5 Essential Tips for Arranging Furniture When Staging a Home
Arranging furniture when staging a home is a key element in the success, or failure of the home’s presentation to prospective buyers. Translation: even the best stuff can make a house look tacky if it’s not properly arranged.
If you’ve read anything about Home Staging, you know that a furnished home will sell more quickly than a vacant home. I know this…my staging business specializes in vacant homes. But, the furniture needs to be properly placed in order to show the room/space/interior in it’s best light.
I’ll share some of my most practical tips with you. They are very effective and will work for you, too.
So, whether you are going to stage your own home that you currently live in, or the project involves a vacant property, these 5 tips are applicable, and essential!
5 Essential Tips for Arranging Furniture When Staging a Home
1. Use the dimensions and angles of the room to your advantage
I’ve been in hundreds of homes in my career as an Interior Decorator and Home Stager. Many times the furniture in the living room, for example, is pushed up against the walls, no matter how large the room is. This arrangement can make a room look boring, cold and uninviting, particularly if the space is large.
Home Staging is all about creating a feeling, a positive emotional response, from the buyer. Creating angles with furniture placement will help create that response. And it’s not hard to do, you just have to think about the angles in the space instead of the walls around the space.
Sometimes the best arrangement will be to keep the things linear and straight, but create warmth and interest by pulling the large pieces away from the walls, or placing them perpendicular to a wall or walls.
I’ll show you what I mean with these photos of homes I have staged (all of the photos on this site, with very few exceptions, are of my work)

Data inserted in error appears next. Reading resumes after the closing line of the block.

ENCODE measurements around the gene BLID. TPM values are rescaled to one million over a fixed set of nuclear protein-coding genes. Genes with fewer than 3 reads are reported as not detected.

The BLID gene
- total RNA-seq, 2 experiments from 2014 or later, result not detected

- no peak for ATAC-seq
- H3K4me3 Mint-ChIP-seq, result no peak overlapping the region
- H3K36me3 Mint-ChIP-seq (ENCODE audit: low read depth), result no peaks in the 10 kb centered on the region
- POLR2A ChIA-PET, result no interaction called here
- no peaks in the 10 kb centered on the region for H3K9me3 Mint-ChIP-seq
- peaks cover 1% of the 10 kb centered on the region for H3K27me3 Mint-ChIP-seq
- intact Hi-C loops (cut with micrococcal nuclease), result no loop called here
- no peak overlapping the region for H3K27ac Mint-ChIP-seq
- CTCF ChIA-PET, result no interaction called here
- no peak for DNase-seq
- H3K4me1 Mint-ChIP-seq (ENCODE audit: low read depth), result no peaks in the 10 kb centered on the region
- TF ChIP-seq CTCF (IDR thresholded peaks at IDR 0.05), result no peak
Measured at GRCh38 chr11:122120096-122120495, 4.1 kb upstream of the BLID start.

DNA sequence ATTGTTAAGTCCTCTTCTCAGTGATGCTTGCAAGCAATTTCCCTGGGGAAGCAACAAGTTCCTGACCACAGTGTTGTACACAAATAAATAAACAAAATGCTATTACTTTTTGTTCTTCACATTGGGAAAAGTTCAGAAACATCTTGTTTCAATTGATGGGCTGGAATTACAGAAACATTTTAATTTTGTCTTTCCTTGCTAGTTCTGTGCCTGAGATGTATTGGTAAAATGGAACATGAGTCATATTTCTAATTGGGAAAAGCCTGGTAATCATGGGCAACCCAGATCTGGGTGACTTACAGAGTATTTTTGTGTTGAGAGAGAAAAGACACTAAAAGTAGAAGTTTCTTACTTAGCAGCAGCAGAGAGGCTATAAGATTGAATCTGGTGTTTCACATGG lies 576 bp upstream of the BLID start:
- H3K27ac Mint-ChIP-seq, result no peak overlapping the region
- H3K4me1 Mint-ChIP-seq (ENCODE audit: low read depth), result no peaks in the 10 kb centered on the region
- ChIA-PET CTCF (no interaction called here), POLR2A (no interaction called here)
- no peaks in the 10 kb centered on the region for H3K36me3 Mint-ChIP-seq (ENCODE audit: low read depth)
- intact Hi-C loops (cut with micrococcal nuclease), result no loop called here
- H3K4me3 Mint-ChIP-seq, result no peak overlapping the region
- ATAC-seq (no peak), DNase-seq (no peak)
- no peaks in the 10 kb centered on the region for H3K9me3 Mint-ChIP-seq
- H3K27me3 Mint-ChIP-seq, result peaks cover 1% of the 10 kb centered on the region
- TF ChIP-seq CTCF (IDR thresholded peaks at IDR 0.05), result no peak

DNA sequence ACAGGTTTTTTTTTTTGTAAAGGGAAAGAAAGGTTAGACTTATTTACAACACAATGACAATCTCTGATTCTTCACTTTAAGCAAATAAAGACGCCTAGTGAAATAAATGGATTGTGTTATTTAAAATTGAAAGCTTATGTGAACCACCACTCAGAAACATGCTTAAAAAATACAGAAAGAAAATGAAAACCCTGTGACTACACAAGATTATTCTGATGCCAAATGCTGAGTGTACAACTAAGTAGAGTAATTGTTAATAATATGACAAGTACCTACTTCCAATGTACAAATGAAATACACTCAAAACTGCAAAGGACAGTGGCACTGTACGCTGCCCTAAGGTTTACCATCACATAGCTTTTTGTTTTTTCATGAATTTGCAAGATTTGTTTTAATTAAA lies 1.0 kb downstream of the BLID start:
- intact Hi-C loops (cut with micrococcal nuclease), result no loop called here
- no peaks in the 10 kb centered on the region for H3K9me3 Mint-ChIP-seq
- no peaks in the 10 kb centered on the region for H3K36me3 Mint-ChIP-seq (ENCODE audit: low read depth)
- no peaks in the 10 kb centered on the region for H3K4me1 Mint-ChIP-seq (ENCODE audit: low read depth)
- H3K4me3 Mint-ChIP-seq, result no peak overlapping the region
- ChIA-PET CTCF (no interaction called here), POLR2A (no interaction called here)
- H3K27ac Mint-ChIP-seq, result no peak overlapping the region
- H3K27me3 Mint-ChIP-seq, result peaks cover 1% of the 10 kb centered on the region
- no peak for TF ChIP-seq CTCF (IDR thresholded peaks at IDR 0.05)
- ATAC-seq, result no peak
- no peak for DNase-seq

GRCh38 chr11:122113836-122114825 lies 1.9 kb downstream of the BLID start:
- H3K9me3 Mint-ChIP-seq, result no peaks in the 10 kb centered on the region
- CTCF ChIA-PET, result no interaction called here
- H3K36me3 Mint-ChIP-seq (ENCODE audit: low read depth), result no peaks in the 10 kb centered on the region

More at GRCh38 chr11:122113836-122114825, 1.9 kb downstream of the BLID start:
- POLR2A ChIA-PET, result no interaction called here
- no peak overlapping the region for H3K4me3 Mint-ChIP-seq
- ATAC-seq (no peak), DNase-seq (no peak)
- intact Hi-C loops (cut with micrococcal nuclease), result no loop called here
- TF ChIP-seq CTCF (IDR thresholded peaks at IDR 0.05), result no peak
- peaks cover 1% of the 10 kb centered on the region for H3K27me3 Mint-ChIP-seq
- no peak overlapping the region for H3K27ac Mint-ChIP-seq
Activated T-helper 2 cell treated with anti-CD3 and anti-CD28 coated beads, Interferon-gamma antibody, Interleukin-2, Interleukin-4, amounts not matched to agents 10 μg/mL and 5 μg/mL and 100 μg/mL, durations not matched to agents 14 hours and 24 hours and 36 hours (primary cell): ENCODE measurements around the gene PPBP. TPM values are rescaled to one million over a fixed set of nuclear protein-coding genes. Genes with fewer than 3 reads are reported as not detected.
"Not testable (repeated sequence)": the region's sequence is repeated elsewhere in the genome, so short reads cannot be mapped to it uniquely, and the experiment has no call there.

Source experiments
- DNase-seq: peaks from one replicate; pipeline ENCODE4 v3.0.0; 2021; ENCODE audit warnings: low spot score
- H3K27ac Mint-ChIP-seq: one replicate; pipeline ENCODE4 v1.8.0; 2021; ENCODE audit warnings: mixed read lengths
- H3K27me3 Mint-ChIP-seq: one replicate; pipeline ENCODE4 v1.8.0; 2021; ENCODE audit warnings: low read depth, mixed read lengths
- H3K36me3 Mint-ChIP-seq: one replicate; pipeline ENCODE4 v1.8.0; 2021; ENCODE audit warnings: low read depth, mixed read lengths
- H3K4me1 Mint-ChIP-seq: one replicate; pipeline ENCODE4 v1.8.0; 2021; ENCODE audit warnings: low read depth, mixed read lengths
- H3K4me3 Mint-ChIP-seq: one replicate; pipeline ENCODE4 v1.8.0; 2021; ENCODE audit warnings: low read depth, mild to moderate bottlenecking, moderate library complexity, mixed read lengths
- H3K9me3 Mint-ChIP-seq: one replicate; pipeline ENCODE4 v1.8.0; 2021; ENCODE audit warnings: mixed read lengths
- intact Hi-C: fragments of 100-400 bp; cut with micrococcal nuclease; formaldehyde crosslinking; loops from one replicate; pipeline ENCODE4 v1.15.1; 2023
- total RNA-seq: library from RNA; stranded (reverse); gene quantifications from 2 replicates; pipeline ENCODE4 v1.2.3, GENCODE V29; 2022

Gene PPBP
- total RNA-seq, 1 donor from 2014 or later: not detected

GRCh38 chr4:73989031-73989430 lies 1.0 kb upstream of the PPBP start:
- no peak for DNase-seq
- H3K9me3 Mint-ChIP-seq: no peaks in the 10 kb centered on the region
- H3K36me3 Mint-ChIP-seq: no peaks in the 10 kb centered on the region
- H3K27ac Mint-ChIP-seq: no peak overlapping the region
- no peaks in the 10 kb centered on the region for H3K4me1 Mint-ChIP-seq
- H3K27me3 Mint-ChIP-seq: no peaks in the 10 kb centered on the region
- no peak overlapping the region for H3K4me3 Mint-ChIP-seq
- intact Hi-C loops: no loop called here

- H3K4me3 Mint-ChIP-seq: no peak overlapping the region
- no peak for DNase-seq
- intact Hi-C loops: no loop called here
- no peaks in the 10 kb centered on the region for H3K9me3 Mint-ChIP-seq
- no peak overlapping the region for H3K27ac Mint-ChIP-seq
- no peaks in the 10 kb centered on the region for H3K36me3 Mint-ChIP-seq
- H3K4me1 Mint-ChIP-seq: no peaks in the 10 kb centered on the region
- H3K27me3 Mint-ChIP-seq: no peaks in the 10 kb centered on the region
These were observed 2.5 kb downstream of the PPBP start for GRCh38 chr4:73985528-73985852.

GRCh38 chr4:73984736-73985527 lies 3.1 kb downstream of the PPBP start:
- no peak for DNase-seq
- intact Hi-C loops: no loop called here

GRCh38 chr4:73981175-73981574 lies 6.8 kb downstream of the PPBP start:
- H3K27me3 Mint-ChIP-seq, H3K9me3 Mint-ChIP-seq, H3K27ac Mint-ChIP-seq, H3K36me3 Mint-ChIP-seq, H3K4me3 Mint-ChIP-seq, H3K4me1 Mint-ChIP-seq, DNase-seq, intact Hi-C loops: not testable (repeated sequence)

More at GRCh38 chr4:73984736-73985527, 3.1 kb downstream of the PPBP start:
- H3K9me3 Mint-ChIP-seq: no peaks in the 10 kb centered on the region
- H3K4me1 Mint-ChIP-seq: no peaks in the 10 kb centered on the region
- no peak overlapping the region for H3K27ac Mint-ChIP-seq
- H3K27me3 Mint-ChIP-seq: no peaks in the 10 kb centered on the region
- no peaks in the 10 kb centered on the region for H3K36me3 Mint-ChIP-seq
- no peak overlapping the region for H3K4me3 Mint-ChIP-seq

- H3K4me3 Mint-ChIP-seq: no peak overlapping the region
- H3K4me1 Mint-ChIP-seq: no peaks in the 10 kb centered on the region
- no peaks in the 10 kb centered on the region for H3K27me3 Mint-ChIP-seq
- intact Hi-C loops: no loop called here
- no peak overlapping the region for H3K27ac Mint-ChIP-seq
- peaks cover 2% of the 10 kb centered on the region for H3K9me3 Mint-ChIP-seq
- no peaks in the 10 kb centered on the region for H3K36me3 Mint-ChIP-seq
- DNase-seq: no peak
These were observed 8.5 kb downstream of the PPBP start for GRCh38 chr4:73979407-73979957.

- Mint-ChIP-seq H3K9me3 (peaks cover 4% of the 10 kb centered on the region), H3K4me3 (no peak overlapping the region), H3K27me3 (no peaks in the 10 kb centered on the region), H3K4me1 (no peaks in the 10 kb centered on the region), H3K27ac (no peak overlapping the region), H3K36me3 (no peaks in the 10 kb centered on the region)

In the Living Room shown above, I could have put the sofa in front of the window with the chairs against the far wall. Yawn.
Instead, I placed the sofa at an angle in front of the far wall, so it reached the edge of the window wall. The two accent chairs are placed to create a conversation area. They are each at a slight angle toward each other, and toward the sofa.
The Home Office shown above is a typical size for this type of room…not overly large. We wanted to show the function of the space with a suggested layout. Home Staging does not fill a room with furniture, because we want it to look spacious and allow the buyer to really see the space.
So, we used angles to create an inviting and interesting look. The green arrows in the photo on the right show you how those angles are positioned. The desk is the focal point (more about that in a minute) so the front of the desk is facing out of the room.
The two side chairs are not flat against the wall. They are angled slightly toward each other – just enough to create a small vignette with the accent table between. The angles don’t have to be large or exaggerated.
The Family Room shown above is long and narrow, with a small seating area near the Kitchen. I decided to use two oversize chairs rather than a sofa or love seat in the seating area. You can see the chairs from each side of the space.
Each chair has a slight angle toward the other…not a lot here…maybe 25 degrees. Could I have placed them straight, facing toward the TV? Sure. That would not have been wrong. But, by creating a slight angle for each, it changes the vibe of the space and creates a more interesting arrangement.
Sometimes it’s best to keep the lines of the furniture placement straight, as in the photo at the top of the page. This Great Room was quite large, so I wanted to create a conversation area in the living room. The placement of the sofa and love seat create that space, and they add visual interest.
2. Find the focal point and arrange around it